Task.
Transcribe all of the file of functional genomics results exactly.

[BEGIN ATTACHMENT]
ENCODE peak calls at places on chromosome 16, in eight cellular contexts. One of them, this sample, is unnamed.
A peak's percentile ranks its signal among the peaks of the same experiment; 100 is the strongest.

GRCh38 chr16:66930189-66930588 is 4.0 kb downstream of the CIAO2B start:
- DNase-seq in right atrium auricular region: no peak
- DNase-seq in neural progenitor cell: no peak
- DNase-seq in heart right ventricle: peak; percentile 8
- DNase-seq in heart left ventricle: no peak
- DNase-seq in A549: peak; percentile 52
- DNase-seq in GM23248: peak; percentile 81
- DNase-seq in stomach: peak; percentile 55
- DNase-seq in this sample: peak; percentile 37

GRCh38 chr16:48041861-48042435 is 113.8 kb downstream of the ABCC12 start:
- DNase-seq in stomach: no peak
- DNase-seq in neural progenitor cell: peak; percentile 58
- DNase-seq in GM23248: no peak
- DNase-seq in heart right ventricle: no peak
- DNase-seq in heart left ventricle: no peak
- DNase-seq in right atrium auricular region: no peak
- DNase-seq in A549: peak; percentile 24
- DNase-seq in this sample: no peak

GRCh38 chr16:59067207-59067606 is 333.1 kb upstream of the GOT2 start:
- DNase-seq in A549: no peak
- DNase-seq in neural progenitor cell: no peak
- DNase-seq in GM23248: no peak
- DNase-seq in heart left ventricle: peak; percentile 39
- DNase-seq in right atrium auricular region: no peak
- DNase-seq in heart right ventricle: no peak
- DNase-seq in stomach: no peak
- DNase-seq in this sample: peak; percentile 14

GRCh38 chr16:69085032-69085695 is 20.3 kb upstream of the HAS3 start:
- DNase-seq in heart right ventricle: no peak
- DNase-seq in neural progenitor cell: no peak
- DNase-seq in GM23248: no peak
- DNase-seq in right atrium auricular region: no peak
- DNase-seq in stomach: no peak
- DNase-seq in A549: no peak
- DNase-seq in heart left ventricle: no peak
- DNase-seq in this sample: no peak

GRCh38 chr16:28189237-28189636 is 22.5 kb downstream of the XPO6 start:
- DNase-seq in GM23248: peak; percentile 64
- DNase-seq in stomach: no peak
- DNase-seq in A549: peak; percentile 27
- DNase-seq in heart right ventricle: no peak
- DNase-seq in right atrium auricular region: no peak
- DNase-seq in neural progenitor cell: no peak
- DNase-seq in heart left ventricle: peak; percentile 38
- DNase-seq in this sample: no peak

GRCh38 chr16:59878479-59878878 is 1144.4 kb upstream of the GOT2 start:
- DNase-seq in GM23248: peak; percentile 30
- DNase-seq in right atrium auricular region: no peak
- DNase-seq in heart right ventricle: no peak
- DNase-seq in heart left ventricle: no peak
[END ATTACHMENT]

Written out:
ENCODE peak calls at places on chromosome 16, in eight cellular contexts. One of them, this sample, is unnamed.
A peak's percentile ranks its signal among the peaks of the same experiment; 100 is the strongest.

GRCh38 chr16:66930189-66930588 is 4.0 kb downstream of the CIAO2B start:
- DNase-seq in right atrium auricular region: no peak
- DNase-seq in neural progenitor cell: no peak
- DNase-seq in heart right ventricle: peak; percentile 8
- DNase-seq in heart left ventricle: no peak
- DNase-seq in A549: peak; percentile 52
- DNase-seq in GM23248: peak; percentile 81
- DNase-seq in stomach: peak; percentile 55
- DNase-seq in this sample: peak; percentile 37

GRCh38 chr16:48041861-48042435 is 113.8 kb downstream of the ABCC12 start:
- DNase-seq in stomach: no peak
- DNase-seq in neural progenitor cell: peak; percentile 58
- DNase-seq in GM23248: no peak
- DNase-seq in heart right ventricle: no peak
- DNase-seq in heart left ventricle: no peak
- DNase-seq in right atrium auricular region: no peak
- DNase-seq in A549: peak; percentile 24
- DNase-seq in this sample: no peak

GRCh38 chr16:59067207-59067606 is 333.1 kb upstream of the GOT2 start:
- DNase-seq in A549: no peak
- DNase-seq in neural progenitor cell: no peak
- DNase-seq in GM23248: no peak
- DNase-seq in heart left ventricle: peak; percentile 39
- DNase-seq in right atrium auricular region: no peak
- DNase-seq in heart right ventricle: no peak
- DNase-seq in stomach: no peak
- DNase-seq in this sample: peak; percentile 14

GRCh38 chr16:69085032-69085695 is 20.3 kb upstream of the HAS3 start:
- DNase-seq in heart right ventricle: no peak
- DNase-seq in neural progenitor cell: no peak
- DNase-seq in GM23248: no peak
- DNase-seq in right atrium auricular region: no peak
- DNase-seq in stomach: no peak
- DNase-seq in A549: no peak
- DNase-seq in heart left ventricle: no peak
- DNase-seq in this sample: no peak

GRCh38 chr16:28189237-28189636 is 22.5 kb downstream of the XPO6 start:
- DNase-seq in GM23248: peak; percentile 64
- DNase-seq in stomach: no peak
- DNase-seq in A549: peak; percentile 27
- DNase-seq in heart right ventricle: no peak
- DNase-seq in right atrium auricular region: no peak
- DNase-seq in neural progenitor cell: no peak
- DNase-seq in heart left ventricle: peak; percentile 38
- DNase-seq in this sample: no peak

GRCh38 chr16:59878479-59878878 is 1144.4 kb upstream of the GOT2 start:
- DNase-seq in GM23248: peak; percentile 30
- DNase-seq in right atrium auricular region: no peak
- DNase-seq in heart right ventricle: no peak
- DNase-seq in heart left ventricle: no peak